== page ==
Lois Melina has been a voice of wisdom and authority in the world of adoption for decades. We connected with Melina upon the publication of her latest book, The Grammar of Untold Stories,a collection of personal essays, to discuss immigration and international adoption, transracial adoption and the Black Lives Matter movement, and the many ways adoption and infertility continue to surface in her writing.
Understanding Open Adoption
In an open adoption, you meet your child’s birth parents and maintain contact after placement. Find open adoption information and stories here.
Six months after she came home to us, our daughter stopped speaking. As I searched for clues as to her sudden silence, I became profoundly grateful to her Chinese foster father, a man I had never met, for teaching me a valuable lesson about selfless love.
“At what age should we start letting our daughter take the lead in birth parent contact? I know that my daughter will be able to call her birth mom freely when she gets her own cellphone, so how do we step back responsibly?”
“Would knowing that somewhere, out in the world, she has a biological sister—but one she can’t get in touch with or live with as a sibling—help our child, or be harmful?”
For years, my daughters’ birth mother dropped in and out of our lives as she battled a drug addiction. Now she is back in our lives, back in her own life, and I can’t wait to see what the future will bring for all of us.
We all imagine different ways our lives could have played out. For adoptees, these fantasies may seem particularly compelling: ‘What would my life have been like if I had not been adopted?’
A mother who adopted from foster care seeks advice about contacting the adoptive parents of her children’s birth siblings. Fellow adoptive parents weigh in.
We asked “Does your child have a birth sibling who lives with another adoptive family?” Parents respond and explain how they keep in touch (or why contact isn’t possible).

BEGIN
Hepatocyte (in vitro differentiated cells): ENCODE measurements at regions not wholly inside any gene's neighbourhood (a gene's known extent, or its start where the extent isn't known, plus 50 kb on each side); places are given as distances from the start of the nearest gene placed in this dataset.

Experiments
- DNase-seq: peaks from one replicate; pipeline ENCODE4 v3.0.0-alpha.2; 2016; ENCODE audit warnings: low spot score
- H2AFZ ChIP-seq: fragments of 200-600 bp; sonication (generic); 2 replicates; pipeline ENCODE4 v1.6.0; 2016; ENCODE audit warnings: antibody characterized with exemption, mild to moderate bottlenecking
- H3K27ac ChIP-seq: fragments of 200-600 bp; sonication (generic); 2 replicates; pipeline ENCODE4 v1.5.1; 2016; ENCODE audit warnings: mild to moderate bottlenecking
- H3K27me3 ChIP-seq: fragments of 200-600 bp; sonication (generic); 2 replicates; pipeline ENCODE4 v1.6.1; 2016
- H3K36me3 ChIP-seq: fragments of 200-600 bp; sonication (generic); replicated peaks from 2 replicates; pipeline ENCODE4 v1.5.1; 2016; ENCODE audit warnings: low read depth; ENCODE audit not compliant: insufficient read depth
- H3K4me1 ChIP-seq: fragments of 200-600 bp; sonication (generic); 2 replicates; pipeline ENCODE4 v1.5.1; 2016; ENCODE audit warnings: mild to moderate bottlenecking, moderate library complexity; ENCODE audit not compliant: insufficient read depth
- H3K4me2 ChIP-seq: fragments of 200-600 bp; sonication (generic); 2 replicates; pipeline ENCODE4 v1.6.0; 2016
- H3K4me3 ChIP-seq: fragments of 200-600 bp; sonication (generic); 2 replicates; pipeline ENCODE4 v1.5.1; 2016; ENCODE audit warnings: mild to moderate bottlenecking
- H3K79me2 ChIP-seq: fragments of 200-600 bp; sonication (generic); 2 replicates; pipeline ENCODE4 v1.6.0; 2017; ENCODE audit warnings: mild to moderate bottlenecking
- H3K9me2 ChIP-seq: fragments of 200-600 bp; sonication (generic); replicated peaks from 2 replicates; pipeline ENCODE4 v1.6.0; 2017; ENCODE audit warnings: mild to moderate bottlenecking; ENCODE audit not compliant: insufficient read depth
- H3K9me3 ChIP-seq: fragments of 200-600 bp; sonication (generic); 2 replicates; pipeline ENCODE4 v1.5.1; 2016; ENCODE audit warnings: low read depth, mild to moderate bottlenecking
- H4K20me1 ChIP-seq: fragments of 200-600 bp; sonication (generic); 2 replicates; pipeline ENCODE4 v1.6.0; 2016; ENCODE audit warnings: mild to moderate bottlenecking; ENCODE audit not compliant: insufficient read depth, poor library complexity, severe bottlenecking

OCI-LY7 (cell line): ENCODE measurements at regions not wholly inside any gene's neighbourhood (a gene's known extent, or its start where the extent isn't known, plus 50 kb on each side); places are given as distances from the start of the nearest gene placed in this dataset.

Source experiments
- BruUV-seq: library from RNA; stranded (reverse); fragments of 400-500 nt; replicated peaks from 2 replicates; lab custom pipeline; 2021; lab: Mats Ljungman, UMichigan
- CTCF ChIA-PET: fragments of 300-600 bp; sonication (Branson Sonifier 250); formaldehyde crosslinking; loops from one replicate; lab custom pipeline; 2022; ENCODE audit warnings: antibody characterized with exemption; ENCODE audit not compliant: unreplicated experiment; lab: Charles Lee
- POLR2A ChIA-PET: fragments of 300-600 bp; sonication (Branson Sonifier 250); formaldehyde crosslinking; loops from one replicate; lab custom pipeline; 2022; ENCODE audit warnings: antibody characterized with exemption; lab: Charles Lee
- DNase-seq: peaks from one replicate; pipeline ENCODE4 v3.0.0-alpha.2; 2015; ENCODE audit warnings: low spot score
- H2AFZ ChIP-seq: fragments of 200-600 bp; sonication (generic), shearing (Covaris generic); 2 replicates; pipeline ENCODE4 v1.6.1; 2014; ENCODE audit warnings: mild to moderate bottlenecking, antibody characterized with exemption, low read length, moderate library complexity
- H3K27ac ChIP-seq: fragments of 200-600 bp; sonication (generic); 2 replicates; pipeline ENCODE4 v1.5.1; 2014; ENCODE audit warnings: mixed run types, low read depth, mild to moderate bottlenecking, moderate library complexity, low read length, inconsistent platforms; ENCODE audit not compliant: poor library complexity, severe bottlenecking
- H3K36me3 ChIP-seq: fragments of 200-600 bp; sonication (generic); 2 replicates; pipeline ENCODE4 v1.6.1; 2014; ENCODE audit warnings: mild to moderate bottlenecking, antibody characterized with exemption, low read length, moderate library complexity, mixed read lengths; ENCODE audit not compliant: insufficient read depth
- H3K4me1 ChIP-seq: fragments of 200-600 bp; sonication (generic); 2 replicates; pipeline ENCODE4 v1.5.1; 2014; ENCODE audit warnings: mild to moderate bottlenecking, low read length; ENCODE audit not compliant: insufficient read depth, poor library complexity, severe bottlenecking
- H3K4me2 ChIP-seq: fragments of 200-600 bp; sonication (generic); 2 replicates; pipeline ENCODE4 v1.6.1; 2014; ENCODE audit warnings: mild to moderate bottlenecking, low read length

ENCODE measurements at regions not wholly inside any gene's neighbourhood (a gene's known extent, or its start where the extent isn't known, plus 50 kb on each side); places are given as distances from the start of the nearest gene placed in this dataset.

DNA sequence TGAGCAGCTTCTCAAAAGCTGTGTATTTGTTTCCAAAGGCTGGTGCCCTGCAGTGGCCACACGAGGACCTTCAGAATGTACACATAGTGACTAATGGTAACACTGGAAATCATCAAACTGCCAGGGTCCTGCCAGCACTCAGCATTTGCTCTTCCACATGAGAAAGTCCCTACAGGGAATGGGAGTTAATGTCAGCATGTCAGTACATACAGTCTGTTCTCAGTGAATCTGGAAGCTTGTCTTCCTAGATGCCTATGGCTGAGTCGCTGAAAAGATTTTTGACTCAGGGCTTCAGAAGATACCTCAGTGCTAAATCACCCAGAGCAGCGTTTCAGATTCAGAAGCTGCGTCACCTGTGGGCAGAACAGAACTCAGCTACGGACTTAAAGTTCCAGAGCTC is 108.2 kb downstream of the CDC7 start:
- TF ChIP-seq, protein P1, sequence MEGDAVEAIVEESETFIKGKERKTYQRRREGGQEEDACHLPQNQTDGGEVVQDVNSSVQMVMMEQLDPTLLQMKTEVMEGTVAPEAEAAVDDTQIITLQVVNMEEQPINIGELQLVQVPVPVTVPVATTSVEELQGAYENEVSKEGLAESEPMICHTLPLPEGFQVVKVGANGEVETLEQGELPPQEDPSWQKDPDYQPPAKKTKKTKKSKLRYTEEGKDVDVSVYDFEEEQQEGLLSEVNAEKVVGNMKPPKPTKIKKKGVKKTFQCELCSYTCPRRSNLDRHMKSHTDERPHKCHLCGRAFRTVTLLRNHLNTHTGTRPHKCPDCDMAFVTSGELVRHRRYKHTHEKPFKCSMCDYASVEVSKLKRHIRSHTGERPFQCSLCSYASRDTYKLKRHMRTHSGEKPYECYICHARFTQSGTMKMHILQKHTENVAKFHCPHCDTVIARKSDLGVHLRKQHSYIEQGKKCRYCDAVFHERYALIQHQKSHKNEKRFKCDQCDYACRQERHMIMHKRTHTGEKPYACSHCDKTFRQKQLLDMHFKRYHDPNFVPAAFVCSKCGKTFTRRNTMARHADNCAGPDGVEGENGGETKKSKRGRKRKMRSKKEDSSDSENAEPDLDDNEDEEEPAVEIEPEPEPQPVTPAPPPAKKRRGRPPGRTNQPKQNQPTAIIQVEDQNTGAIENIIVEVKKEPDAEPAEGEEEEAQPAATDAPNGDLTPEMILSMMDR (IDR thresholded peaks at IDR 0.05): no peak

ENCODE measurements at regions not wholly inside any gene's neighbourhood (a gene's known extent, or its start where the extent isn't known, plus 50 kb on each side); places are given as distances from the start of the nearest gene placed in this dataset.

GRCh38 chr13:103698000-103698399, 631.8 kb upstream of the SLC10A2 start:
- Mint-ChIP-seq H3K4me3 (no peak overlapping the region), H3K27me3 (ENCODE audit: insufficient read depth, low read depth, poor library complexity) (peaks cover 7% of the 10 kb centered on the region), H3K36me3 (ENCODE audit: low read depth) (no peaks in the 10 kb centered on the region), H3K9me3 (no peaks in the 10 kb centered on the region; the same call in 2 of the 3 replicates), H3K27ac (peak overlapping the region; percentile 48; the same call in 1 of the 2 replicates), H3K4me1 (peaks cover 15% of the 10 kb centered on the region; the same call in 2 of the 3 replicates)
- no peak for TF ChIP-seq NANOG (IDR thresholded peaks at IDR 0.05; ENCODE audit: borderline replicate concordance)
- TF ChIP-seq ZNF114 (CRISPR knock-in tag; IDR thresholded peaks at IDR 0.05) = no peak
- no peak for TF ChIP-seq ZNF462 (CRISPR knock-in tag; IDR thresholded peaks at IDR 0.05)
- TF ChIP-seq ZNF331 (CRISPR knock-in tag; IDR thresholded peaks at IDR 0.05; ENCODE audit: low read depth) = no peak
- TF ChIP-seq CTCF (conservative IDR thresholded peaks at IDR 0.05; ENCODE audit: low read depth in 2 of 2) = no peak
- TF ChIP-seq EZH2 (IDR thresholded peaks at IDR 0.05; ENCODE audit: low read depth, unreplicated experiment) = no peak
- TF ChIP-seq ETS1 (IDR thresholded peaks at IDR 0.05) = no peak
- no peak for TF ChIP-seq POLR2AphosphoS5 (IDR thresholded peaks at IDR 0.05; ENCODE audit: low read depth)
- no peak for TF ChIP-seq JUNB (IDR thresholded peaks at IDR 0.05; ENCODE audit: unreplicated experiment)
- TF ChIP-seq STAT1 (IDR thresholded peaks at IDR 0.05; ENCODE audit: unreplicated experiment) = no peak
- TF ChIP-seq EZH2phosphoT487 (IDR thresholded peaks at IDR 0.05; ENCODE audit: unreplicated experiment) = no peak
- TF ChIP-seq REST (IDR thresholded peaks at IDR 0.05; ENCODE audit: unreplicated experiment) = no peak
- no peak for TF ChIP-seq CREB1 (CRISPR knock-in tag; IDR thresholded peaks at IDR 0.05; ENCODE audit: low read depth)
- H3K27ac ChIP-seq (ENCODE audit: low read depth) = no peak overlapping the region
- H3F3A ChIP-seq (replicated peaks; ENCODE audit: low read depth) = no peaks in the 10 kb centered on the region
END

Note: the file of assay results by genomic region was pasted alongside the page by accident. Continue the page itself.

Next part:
“My nine-year-old has been asking me about her birth mother. I was able to find her on social media, but I’m worried about sharing the photos I found.”
Christine Bauer’s revealing memoir begins when she hears those three words (“You are pregnant”) and faces an unplanned pregnancy, and takes readers through her open adoption decision, and the ensuing three decades as a birth mother and mother. In this excerpt, Bauer relates the complicated emotions that accompanied her second pregnancy, 11 years after placing her daughter for adoption, and the birth of her oldest son.
Our kids deserve to know who their people were.
Adoptive moms and dads share how their open adoptions have changed over time — whether they became more or less open, and why.
We set off on the 3,400-mile journey to meet my daughter’s birth mother in silence, our questions too big to put into words. In Colombia, communicating through an interpreter, but also through smiles, tears, embraces, and shared sensory experiences, all of us began to find answers.
We have a closed adoption, per our child’s birth mother’s request. How can I ever tell my child that I know who her birth mother is, but can’t share that information?
My love for my youngest child, who was born to me, takes a different timbre from my love for my twins through adoption. Accepting this helps me understand the inimitable bond they share with their birth mother, and the ache she must feel.
Our daughter knows she was adopted, but doesn’t know she has younger half-birth-siblings. I worry about telling her, but I also I don’t want her to feel like we were hiding information from her.
At a recent gathering, an acquaintance made a comment based on the astonishingly misguided and downright vulgar assumption that my child’s birth parents are unworthy or subpar. Here’s how I responded.
After adopting my children from foster care, we eased into contact with their birth mother. She and I—a conservative, suburban mom—couldn’t be more different, and I’m glad that’s the case. The kids have a special relationship with her that they can’t have with me.
“I know that my children’s birth siblings were abused by their birth parents, but my children don’t talk about trauma in their earlier lives. How should I talk with them about this?”
“When my daughter was in her teens, we sent a letter to her birth mother via our adoption agency, but never heard back. Yesterday, I got a social media message from her birth mother’s sister, which shared sad news. How do I break this news to my daughter?”